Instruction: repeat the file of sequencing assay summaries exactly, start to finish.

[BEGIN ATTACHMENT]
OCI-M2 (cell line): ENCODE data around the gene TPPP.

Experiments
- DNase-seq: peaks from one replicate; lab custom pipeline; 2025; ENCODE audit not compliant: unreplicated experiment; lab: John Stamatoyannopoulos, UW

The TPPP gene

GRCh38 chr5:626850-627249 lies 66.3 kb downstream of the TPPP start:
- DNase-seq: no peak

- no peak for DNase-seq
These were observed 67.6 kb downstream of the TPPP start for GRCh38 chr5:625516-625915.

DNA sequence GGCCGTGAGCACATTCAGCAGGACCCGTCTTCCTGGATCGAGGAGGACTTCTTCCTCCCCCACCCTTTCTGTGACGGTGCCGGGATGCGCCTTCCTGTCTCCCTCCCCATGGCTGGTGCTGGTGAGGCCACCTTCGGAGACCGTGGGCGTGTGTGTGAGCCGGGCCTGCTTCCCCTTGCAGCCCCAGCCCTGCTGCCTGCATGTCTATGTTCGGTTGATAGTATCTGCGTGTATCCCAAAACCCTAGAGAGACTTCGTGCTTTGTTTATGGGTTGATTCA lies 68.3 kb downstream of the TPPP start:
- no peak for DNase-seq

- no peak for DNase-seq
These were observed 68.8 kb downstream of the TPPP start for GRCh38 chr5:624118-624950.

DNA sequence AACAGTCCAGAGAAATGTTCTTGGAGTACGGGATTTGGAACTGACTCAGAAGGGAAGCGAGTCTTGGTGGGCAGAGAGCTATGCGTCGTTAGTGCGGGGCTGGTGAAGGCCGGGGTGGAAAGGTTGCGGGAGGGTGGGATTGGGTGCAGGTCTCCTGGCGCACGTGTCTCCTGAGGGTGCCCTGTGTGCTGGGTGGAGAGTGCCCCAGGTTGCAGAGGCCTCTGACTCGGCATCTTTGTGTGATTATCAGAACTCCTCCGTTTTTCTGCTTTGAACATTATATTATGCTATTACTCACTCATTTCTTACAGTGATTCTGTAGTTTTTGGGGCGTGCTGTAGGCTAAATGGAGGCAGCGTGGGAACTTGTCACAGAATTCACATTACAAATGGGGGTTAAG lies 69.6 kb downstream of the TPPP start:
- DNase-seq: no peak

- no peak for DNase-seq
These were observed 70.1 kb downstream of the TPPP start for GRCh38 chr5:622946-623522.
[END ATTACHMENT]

OCI-M2 (cell line): ENCODE data around the gene TPPP.

Experiments
- DNase-seq: peaks from one replicate; lab custom pipeline; 2025; ENCODE audit not compliant: unreplicated experiment; lab: John Stamatoyannopoulos, UW

The TPPP gene

GRCh38 chr5:626850-627249 lies 66.3 kb downstream of the TPPP start:
- DNase-seq: no peak

- no peak for DNase-seq
These were observed 67.6 kb downstream of the TPPP start for GRCh38 chr5:625516-625915.

DNA sequence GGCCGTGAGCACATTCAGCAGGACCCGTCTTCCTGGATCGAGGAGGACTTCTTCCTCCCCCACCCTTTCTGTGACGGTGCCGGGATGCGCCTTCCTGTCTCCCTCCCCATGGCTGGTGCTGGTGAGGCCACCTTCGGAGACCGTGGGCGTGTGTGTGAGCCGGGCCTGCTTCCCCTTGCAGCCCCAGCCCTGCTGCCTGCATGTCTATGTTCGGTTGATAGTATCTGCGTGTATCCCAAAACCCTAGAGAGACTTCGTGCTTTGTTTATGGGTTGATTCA lies 68.3 kb downstream of the TPPP start:
- no peak for DNase-seq

- no peak for DNase-seq
These were observed 68.8 kb downstream of the TPPP start for GRCh38 chr5:624118-624950.

DNA sequence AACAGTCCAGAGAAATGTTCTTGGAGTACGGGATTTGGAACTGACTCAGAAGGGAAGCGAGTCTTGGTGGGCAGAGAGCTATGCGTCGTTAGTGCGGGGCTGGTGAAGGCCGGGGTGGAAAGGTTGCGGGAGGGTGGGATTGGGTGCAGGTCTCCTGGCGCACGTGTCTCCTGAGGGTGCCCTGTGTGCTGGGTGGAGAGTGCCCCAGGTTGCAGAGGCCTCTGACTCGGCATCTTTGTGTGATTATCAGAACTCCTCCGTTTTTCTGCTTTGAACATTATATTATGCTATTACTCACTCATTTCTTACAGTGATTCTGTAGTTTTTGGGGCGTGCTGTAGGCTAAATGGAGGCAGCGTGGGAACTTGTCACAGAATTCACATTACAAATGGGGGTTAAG lies 69.6 kb downstream of the TPPP start:
- DNase-seq: no peak

- no peak for DNase-seq
These were observed 70.1 kb downstream of the TPPP start for GRCh38 chr5:622946-623522.